Transitory Mercury

I wasn’t sure I was going to get to see today’s celestial encounter. The forecast was for blanket cover by early afternoon and the blue skies of the morning had largely filled with cloud by lunchtime, when the transit was due to start – 12:12 pm to be precise — this stuff runs like clockwork.

Transit of Mercury

From the bus-stop I scanned the heavens with an anxious eye. There were still breaks in the clouds but a large mass of grey was moving in from the South. I willed the bus to arrive. Come. On.

The first one to do so was the 162 which dropped me at the bottom of the hill, a seven minute schlepp to our house. I climbed up the road, eyes up, watching as a large blue clearing drifted slowly towards the sun.

And then I was home, bag dropped, jacket off, back doors flung open. I lifted my 5-inch reflector telescope – primed for action yesterday – placed it gently on the patio and swung the barrel round and up, the motor whining at the effort. Aiming at the sun is easy because it’s really rather obvious, but tricky too because you have to squint right at it to make sure the telescope is precisely trained. By the time I was ready to peer down the eyepiece, switching the motor to fine control for the final phase of the hunt, splotches of green were dancing in my eyes.

But then there it was. The bright orb of the sun slid into view, already in sharp focus, and there, unmistakably (it hadn’t been there yesterday), was the tiny black disk of Mercury, to the right of a large sunspot (which had). With trembling hands – that schlepp up the hill had taken its toll – I grabbed my iPhone and snapped repeatedly. This is best picture I got in that first foray.

Transit of Mercury

After a few more tries and experiments with different eyepiece lenses I got the picture below. Mercury’s disk is clearly visible as it transits across the blazing sun. The attenuation of the sun’s brightness by the filter, necessary to protect my telescope and my eyes, cools its appearance to a smooth, almost unblemished globe. But what a monster it is beside the tiny planet. Kudos to little Mercury for not getting swallowed up.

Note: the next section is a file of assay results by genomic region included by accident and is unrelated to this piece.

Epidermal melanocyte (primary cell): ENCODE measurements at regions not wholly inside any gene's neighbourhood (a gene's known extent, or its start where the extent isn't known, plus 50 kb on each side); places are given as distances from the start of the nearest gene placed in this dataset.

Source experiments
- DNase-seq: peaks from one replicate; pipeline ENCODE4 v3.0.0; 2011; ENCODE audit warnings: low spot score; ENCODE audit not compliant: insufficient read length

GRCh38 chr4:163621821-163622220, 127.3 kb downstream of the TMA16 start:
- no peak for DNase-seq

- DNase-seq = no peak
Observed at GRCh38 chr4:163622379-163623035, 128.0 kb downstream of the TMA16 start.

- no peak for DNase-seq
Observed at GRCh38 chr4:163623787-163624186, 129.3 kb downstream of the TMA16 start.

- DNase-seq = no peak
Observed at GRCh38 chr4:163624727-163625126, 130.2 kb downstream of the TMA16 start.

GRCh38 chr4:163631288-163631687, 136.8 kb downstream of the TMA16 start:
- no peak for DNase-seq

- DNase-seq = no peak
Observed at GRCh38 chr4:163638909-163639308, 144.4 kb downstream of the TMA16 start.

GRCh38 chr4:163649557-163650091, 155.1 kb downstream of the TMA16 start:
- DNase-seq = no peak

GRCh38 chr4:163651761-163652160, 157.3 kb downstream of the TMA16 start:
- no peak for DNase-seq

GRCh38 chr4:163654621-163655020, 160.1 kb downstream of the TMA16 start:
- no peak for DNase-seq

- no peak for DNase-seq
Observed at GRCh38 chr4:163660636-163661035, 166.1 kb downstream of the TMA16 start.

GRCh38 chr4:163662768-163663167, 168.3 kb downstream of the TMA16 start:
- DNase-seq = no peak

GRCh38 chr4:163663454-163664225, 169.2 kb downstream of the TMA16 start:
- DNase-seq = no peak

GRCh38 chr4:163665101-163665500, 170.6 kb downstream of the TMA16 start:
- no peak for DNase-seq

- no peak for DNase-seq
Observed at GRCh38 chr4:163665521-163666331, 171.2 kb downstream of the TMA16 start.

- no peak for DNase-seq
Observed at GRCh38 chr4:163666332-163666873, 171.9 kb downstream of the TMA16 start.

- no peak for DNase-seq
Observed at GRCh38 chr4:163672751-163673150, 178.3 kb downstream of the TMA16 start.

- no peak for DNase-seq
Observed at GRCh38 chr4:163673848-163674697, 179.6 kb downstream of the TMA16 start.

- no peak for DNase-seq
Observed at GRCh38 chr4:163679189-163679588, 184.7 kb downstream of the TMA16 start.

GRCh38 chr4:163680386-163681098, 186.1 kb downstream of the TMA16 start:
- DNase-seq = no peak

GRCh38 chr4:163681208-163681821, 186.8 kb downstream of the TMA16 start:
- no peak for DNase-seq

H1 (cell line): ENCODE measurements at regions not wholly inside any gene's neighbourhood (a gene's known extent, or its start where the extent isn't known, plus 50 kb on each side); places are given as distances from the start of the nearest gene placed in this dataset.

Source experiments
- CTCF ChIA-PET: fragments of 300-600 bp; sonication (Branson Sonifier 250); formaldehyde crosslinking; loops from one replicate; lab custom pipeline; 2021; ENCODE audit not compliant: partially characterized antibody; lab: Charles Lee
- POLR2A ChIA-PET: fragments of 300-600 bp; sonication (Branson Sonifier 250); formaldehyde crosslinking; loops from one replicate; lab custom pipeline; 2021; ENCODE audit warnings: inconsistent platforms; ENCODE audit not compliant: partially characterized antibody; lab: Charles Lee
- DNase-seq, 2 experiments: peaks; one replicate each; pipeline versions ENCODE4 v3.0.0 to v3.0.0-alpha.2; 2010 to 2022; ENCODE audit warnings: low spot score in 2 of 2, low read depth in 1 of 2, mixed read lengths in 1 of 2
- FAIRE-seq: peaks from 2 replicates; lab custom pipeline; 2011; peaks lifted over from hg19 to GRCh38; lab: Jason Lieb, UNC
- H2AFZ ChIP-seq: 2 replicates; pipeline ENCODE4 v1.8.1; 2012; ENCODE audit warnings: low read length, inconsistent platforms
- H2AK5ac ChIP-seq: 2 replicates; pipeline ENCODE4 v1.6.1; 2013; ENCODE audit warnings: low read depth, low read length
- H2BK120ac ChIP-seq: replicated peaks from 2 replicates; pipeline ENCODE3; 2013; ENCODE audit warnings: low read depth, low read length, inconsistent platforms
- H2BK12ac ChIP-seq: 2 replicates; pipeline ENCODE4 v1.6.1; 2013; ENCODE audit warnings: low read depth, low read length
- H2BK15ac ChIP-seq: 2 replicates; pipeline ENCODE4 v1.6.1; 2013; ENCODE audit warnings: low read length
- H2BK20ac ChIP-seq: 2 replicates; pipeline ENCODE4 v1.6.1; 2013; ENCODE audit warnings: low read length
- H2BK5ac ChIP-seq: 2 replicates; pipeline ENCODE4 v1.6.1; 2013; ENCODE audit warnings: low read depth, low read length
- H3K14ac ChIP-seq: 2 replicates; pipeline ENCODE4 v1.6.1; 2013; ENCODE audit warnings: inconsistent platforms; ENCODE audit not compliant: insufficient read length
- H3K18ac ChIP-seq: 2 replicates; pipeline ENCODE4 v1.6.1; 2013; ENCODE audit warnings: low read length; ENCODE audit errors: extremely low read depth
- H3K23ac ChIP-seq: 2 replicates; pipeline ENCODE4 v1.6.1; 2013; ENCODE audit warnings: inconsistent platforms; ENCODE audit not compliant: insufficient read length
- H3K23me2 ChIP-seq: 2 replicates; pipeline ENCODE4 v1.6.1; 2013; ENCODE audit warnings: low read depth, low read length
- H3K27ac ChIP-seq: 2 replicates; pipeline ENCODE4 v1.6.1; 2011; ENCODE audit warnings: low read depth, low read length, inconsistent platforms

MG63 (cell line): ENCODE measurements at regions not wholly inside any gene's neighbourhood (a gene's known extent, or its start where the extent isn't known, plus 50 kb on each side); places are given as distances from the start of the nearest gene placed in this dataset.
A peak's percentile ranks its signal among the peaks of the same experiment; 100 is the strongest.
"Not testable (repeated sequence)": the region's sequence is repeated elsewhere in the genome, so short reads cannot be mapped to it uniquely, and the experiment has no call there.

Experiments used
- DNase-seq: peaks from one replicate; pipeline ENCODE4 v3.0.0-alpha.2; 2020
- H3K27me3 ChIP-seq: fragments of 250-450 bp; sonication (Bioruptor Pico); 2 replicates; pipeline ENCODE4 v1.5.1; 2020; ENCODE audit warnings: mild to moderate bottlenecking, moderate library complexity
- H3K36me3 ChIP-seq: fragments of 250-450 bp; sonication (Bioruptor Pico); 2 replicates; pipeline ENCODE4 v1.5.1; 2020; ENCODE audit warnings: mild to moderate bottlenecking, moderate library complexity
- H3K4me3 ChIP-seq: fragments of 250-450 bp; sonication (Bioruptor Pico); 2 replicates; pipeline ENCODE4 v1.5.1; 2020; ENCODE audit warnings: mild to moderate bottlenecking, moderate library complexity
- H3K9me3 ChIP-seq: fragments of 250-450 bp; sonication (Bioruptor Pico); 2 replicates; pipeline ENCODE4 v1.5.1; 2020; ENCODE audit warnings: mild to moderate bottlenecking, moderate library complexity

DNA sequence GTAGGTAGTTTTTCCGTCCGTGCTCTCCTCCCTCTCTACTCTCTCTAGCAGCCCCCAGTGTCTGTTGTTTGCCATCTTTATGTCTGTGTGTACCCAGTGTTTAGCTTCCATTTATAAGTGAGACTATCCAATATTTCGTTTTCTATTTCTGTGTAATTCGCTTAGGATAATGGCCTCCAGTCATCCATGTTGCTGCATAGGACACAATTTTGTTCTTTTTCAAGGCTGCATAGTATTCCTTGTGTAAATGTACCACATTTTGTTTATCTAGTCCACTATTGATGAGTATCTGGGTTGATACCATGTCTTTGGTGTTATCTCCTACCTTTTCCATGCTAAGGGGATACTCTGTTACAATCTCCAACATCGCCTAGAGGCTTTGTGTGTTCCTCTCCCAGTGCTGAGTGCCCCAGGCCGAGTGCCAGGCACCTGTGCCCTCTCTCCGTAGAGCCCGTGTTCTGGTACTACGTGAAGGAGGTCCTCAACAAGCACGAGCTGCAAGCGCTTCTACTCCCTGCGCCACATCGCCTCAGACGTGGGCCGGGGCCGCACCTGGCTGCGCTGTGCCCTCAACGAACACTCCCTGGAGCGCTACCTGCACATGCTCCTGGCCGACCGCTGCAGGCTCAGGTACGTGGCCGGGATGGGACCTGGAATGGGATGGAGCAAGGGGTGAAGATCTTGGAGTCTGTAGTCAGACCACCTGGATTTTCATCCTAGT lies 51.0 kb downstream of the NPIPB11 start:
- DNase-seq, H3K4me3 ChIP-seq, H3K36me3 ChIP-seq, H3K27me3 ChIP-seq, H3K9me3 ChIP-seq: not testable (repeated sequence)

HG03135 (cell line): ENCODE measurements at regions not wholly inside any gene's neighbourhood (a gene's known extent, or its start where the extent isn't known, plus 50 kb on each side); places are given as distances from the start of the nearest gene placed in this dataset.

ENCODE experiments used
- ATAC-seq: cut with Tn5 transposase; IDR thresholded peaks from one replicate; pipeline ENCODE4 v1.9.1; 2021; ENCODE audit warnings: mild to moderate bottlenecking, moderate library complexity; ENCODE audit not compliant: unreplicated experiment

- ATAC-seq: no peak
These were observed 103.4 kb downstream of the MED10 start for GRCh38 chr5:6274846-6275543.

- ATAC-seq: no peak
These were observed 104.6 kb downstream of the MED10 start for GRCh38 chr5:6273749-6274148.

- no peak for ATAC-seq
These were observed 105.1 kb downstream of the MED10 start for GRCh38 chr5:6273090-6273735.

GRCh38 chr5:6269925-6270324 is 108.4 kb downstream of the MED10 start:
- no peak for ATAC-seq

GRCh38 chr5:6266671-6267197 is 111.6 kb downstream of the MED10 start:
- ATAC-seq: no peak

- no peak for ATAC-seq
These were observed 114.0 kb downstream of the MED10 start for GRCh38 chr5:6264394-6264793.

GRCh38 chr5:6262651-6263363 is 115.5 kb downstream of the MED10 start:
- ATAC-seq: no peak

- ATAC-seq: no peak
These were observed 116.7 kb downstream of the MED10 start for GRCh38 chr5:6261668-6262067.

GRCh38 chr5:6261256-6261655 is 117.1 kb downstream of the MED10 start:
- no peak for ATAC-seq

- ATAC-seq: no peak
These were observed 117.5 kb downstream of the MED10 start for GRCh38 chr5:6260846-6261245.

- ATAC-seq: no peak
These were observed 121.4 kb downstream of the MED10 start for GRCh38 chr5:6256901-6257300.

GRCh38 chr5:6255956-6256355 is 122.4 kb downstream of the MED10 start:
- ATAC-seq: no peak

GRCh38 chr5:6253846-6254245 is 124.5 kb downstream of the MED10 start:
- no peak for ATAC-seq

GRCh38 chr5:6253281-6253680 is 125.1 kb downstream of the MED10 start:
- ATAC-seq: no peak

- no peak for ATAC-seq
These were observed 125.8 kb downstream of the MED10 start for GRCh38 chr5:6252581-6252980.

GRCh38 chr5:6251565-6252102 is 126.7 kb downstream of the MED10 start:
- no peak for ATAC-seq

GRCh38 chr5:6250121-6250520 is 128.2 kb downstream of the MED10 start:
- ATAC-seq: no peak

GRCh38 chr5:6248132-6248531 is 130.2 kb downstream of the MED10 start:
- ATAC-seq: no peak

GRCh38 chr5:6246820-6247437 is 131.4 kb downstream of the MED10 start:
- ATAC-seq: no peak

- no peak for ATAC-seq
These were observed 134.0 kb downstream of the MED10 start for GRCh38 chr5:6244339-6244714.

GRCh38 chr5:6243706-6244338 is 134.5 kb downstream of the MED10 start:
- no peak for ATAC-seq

Transit of Mercury

I know enough of such encounters not to spend them just taking photographs – it was the same with the transit of Venus a couple of years ago. I like to take the time to just look, to try to form a mental imprint – not least because the image in the viewfinder is sharper than any of my photographs. I want to remember this moment. So, in the breaks between the clouds over the course of about an hour, Mercury and I became acquainted. I had seen it before of course, a bright speck low on the horizon at sunset but this was different, more intimate. Against the glaring background of the sun, tiny Mercury revealed its form.

I was glad I had disregarded the weather forecast and taken my chances. Mercury will come round again in front of the sun in 2019 but that will be a November crossing, as will the following two in 2032 and 2039, with a much greater likelihood of cloudy skies. Today was perhaps my last, best hope. It is good from time to time, amid the distractions of work and city life, to meet with forces and phenomena that are far greater than any human enterprise, but on which we are utterly dependent.


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